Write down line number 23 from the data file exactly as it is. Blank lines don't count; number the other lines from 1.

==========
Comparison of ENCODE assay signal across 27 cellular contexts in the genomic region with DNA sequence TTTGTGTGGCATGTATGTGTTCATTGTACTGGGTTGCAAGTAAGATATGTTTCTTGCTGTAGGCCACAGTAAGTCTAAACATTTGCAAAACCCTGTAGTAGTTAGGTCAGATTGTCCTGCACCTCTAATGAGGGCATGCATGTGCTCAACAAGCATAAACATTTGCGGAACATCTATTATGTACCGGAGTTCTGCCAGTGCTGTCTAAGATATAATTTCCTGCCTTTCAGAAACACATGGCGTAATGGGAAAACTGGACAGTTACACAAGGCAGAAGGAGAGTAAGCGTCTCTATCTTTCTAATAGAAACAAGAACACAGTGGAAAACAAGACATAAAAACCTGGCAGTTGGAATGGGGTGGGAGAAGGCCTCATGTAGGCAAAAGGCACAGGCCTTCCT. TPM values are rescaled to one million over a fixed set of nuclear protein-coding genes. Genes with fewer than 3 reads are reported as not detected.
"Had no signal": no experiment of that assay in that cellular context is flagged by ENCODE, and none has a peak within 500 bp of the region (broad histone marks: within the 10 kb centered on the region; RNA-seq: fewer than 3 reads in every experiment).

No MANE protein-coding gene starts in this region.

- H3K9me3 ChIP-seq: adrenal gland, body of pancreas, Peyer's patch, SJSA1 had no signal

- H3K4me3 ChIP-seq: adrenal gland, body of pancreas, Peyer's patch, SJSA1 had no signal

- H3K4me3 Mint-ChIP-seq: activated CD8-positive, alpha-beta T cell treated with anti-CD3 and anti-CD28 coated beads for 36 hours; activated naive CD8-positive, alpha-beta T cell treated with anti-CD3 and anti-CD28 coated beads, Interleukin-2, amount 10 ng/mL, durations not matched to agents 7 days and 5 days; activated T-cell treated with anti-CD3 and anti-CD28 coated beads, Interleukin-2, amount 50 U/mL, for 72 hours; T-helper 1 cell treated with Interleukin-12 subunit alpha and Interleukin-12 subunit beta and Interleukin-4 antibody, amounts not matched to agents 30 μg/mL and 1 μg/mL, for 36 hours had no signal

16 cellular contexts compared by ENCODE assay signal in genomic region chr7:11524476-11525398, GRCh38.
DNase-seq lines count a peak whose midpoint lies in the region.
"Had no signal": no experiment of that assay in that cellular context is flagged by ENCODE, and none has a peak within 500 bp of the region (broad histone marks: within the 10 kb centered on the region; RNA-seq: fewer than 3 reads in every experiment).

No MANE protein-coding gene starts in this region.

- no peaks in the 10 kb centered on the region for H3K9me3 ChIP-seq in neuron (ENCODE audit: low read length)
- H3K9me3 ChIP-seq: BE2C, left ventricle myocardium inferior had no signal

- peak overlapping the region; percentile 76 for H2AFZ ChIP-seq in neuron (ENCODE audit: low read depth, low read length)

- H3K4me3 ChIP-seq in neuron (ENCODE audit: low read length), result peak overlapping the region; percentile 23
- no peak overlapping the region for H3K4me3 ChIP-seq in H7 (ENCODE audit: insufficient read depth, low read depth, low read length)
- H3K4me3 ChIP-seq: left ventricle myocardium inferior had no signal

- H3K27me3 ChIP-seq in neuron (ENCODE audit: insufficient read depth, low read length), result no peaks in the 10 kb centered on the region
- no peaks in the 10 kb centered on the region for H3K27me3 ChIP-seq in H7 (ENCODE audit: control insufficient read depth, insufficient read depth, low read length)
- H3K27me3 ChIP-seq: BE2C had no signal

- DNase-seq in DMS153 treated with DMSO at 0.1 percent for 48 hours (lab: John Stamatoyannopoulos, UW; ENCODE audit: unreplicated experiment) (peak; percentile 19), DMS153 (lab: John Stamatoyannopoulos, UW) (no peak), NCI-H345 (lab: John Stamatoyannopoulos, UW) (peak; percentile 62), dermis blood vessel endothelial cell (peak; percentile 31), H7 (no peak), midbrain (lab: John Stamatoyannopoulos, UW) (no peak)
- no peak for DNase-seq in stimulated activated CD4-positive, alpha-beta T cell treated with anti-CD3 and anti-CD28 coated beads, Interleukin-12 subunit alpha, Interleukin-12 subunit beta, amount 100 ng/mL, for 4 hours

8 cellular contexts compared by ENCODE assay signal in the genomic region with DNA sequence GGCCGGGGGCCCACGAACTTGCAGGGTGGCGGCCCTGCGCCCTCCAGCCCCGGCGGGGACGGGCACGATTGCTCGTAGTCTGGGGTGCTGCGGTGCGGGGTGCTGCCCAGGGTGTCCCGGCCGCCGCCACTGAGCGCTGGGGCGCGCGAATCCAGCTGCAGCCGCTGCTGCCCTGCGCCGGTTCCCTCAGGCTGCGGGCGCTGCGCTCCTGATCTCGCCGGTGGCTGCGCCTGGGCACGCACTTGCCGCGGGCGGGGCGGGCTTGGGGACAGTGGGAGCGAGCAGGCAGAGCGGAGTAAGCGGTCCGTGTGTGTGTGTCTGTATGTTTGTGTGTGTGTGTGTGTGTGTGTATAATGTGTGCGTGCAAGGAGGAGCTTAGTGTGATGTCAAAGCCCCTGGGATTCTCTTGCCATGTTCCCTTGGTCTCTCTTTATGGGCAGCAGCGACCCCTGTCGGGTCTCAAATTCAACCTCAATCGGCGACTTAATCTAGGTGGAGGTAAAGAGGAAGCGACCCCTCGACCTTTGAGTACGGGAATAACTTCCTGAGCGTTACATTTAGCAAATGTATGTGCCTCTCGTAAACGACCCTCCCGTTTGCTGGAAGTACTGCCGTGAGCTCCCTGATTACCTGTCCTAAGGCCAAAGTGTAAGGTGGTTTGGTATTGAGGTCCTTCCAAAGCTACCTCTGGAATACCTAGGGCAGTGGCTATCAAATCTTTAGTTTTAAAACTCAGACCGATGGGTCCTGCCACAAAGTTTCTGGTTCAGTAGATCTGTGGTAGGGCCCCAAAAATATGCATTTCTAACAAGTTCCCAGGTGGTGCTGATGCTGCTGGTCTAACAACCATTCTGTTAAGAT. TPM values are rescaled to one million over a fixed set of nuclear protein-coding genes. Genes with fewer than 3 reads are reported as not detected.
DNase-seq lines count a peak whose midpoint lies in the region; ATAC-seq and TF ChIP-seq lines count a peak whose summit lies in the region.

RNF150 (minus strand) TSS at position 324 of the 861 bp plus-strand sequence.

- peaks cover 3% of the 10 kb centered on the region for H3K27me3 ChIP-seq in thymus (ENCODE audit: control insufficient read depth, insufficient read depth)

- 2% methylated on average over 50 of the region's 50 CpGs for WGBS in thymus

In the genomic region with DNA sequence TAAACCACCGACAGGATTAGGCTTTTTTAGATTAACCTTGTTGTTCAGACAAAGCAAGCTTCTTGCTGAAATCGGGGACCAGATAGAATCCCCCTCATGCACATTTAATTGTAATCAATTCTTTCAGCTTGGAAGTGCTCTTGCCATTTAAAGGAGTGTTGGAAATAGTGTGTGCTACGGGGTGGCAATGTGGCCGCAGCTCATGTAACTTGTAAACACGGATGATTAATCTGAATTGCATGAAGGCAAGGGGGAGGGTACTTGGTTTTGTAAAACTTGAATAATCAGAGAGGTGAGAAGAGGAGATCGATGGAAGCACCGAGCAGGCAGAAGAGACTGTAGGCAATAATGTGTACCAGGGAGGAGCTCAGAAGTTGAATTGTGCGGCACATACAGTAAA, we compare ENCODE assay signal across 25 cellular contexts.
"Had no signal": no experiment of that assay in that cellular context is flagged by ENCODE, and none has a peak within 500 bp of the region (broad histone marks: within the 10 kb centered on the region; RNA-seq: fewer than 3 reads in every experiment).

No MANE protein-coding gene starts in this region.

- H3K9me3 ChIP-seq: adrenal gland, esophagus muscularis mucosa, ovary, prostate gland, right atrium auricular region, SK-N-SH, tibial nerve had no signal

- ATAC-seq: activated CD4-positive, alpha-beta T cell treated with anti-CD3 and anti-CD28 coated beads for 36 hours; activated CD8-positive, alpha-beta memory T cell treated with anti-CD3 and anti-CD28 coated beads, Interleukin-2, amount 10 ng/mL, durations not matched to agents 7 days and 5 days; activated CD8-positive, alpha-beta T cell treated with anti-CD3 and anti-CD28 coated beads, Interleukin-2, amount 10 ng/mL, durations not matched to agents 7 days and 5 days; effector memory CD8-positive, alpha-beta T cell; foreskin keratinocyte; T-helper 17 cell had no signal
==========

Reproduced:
DNase-seq lines count a peak whose midpoint lies in the region; ATAC-seq and TF ChIP-seq lines count a peak whose summit lies in the region.